Last week, our blog began discussing how even though people are understandably inclined to devote little time to reviewing their credit card statement, this can actually prove to be a mistake given how credit card companies are notorious for making billing mistakes.
To that end, we started exploring some steps consumers can take to protect themselves from unwittingly paying for these errors. We’ll continue this effort in today’s post, examining the steps that can — and should — be taken after the written notice is sent.
Make payments in the meantime
Once the written notice outlining the mistake has been sent to the credit card company, consumers can’t simply ignore their other charges. Indeed, while they won’t be required to put any money toward the charges or fees they’ve identified as a potential mistake in the written notice, they are still required to pay their other non-disputed charges in a timely manner.
Make sure the mistakes were addressed
It’s important for consumers to understand that the credit card company cannot take as long as it pleases to investigate the potential mistakes outlined in the written notice. Rather, the law provides it with 30 days to send a response letter to the consumer indicating that it received the written notice and an additional two billing cycles to conduct its investigation.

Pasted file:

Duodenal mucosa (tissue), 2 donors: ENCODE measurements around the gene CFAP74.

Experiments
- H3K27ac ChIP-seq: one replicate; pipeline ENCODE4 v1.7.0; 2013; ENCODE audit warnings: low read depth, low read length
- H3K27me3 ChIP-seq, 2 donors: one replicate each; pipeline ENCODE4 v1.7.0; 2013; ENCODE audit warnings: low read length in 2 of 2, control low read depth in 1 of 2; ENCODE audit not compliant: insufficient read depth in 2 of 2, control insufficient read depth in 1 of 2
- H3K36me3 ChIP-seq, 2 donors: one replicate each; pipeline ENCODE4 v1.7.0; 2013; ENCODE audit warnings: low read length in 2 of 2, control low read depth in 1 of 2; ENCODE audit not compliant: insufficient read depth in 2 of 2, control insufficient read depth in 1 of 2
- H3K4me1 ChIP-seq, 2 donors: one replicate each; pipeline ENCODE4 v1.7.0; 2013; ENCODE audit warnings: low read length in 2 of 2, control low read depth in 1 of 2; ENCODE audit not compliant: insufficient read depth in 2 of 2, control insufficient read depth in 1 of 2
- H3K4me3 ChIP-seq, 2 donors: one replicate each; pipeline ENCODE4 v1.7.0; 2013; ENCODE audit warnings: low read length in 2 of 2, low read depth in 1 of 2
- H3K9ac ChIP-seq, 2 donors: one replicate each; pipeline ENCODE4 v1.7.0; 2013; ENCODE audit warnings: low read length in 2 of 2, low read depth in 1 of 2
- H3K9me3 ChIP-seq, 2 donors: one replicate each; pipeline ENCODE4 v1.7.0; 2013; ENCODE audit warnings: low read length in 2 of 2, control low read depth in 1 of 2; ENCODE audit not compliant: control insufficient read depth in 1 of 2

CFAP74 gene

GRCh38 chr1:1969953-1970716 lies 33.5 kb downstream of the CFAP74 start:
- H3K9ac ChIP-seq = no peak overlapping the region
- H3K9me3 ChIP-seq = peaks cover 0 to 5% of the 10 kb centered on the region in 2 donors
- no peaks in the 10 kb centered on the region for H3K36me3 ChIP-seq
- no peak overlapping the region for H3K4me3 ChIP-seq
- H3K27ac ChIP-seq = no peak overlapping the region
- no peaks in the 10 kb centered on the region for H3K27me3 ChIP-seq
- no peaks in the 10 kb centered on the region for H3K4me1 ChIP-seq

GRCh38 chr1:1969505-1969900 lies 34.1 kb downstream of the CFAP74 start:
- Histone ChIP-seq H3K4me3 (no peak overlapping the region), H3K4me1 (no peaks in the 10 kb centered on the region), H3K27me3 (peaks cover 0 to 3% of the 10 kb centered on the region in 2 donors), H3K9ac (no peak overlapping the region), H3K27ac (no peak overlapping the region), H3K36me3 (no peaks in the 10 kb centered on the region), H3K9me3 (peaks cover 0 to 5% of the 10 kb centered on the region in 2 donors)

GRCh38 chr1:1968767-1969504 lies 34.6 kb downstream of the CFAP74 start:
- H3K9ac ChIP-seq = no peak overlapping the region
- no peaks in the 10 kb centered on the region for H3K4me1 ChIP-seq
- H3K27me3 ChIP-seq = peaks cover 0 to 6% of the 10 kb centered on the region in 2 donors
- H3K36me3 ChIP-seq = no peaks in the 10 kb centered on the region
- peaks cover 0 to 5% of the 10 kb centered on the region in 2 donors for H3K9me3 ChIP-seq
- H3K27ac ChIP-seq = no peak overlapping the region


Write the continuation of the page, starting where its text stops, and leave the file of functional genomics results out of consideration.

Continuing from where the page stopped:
As outlined above, consumers are not obligated to make any payment toward this disputed amount during the course of the investigation. However, they shouldn’t be surprised to see the disputed amount appear on subsequent statements accompanied by an explanatory note.
In the event the credit card company agrees that the charges or fees were a mistake, consumers should ensure that the disputed amount is removed, while also keeping a copy of applicable correspondence for their records.
However, if the credit card company declares that it wasn’t a mistake, it must outline its reasons for this conclusion in writing, along with a restatement of the amount owed and its due date.
Make it a point to remember the following during the entire process
Credit card companies are prohibited from doing any of the following relating to disputed charges or fees at all times:
- Demanding payments toward the challenged amount while the investigation is ongoing
- Charging interest on the challenged amount while the investigation is ongoing
- Reporting any payments made toward the unchallenged amount as late to the credit bureaus
Always remember that if credit card company is harassing you over debts you know you don’t owe that you have rights and you have options.